2. Master social media

Even if you have no time to tweet your latest medical insights, it’s important to pay attention to what patients are saying about you on review sites like Healthgrades, Yelp and Yodle. RealSelf.com, a plastic surgery review site, has found that physicians typically get one referral from every two patient inquiries.

“The relationship with the patient doesn’t end with the procedure or with checkout,” says Tom Seery, chief executive officer of RealSelf.com, based in Seattle, Washington. “A lot of doctors think of reviews as a judgment of them. What consumers are trying to understand are: What can I expect when I attend this practice? How do they treat their patients and people? It’s less about the doctor and more about the experience.”

Here is how to make the most of patient reviews:

Designate a point person

Medical practitioners need to build a “brand” that is known in the community, says Stevens. You can achieve this goal in a variety of ways, from blogging to doing radio and TV interviews, but it won’t happen by accident if you’re busy caring for ­patients.

“If you can’t do it yourself, find someone to assist you,” advises Stevens. That may be someone on your staff or an outside agency.

Ask for reviews

Many doctors feel awkward asking patients to post a review on a social site. Framing the value proposition carefully can make it easier. A physician might say, “What you experienced is really important for others to learn from,” says Seery.

To facilitate the process, many medical practices print cards to have their team hand out to patients. They might invite their patients to “share in an unbiased fashion your experience,” says Seery.

Don’t worry if you don’t get a perfect, five-star review, says Seery. In fact, perfection may raise questions, since prospective patients will realize there must have been occasions where a patient got annoyed by being kept waiting or other issues.

“If consumers just see a cleaned up version, they are going to think something is going on,” says Seery.

Next: Fine-tune your operations


3. Fine-tune operations

Tackling just one or two key projects to improve the bottom line at your practice this year can mean the difference between thriving and teetering on the brink of joining a hospital staff.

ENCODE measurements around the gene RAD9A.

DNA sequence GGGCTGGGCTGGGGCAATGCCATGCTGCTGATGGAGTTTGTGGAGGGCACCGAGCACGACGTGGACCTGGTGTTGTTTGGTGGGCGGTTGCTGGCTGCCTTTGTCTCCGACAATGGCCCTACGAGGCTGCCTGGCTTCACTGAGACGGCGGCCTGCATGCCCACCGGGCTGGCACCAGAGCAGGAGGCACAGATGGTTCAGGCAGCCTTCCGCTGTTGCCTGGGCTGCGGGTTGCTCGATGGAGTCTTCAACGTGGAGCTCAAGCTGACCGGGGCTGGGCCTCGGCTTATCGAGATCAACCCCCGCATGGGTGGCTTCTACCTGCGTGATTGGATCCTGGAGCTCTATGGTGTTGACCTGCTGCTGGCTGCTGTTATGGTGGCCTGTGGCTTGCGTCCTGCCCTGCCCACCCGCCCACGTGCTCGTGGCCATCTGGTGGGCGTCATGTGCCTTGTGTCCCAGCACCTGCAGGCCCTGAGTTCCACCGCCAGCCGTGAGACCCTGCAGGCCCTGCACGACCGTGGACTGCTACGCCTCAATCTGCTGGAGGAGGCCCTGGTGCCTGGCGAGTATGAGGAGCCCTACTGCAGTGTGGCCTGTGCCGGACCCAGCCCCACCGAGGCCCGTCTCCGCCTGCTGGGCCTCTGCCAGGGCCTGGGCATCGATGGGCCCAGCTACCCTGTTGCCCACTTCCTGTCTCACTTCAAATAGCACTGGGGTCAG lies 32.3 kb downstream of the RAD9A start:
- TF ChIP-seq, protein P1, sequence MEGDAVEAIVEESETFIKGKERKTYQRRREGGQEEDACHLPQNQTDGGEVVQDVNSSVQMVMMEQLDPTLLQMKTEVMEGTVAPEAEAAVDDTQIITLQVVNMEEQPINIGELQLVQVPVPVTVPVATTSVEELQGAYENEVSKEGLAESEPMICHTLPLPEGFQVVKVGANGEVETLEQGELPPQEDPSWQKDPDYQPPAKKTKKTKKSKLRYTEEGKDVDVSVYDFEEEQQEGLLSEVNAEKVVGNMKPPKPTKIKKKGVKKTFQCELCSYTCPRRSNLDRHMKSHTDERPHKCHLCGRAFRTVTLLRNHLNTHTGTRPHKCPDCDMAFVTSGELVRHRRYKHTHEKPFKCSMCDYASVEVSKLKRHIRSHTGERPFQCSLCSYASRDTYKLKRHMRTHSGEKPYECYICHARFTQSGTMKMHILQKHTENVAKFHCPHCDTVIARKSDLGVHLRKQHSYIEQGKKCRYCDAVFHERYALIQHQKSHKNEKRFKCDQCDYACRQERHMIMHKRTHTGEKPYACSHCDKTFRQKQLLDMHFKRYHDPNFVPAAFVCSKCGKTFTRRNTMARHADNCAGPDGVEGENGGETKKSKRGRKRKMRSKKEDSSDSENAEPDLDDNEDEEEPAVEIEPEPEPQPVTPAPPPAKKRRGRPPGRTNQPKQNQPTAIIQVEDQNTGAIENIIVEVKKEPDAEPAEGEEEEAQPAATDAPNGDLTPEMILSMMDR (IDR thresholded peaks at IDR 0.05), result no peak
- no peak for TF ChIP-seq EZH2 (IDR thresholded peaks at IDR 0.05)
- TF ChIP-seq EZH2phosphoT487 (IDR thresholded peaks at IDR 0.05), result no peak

“If we can maintain overhead within a reasonable level and maintain revenue, that is the key to survival and staying independent,” says Ranadive. A practice’s revenue must consistently exceed expenses or it will struggle.

Re-negotiate contracts with insurance companies

A 3% improvement in reimbursement annually can make a difference, says Ranadive. “Many physicians don’t ask for increases,” he notes.

Re-connect with dormant patients

Do a mailing to remind patients you haven’t seen in a while to come in for a checkup.

“A lot of doctors fail to keep in touch and communicate with patients,” says Stevens. “That’s where their future revenue lies.”

Prioritize your accounts receivable

Many medical practitioners delegate handling this job to staffers, consultants or other help.

Make sure they are doing their job well. For example, Stevens worked with a chiropractor who was surprised to learn she was owed $278,000 over a 155-day period.

“She had a family member handling it for her who never went after the insurance company reimbursement,” says Stevens. “This happens on a repeated basis.”

Re-evaluate recurring costs

Billing, invoicing and customer relationship management software can be pricey, so make sure you are getting enough bang for the buck.

“I had one client who was paying $1,500 a month just in software charges,” says Stevens. The medical software company took a percentage of gross receipts, as well, he says.

Delegate someone on your staff pay attention to the latest cloud-based technologies, so you can find the most cost effective one.

Motivate better performance

Raising your team’s productivity can reduce the need to hire additional staff. “If you have 10 physician’s assistants, give them a scorecard,” Ranadive says.

You will quickly know which team members are rolling up their sleeves. “Work with the ones who are lagging behind,” he advises. “If they don’t improve, you may have to replace them.”




Source URL:http://medicaleconomics.modernmedicine.com/medical-economics/news/3-business-strategies-keep-your-practice-profitable

[1] http://medicaleconomics.modernmedicine.com/medical-economics/news/how-survive-independent-practice
[2] http://medicaleconomics.modernmedicine.com/medical-economics/news/time-money-4-ways-manage-practice-productivity-organize-staff
[3] http://medicaleconomics.modernmedicine.com/resource-center/ICD-10
[4] http://bit.ly/AMD_ICD-10_Risk
[5] http://medicaleconomics.modernmedicine.com/medical-economics/news/shifting-reimbursement-models-risks-and-rewards-primary-care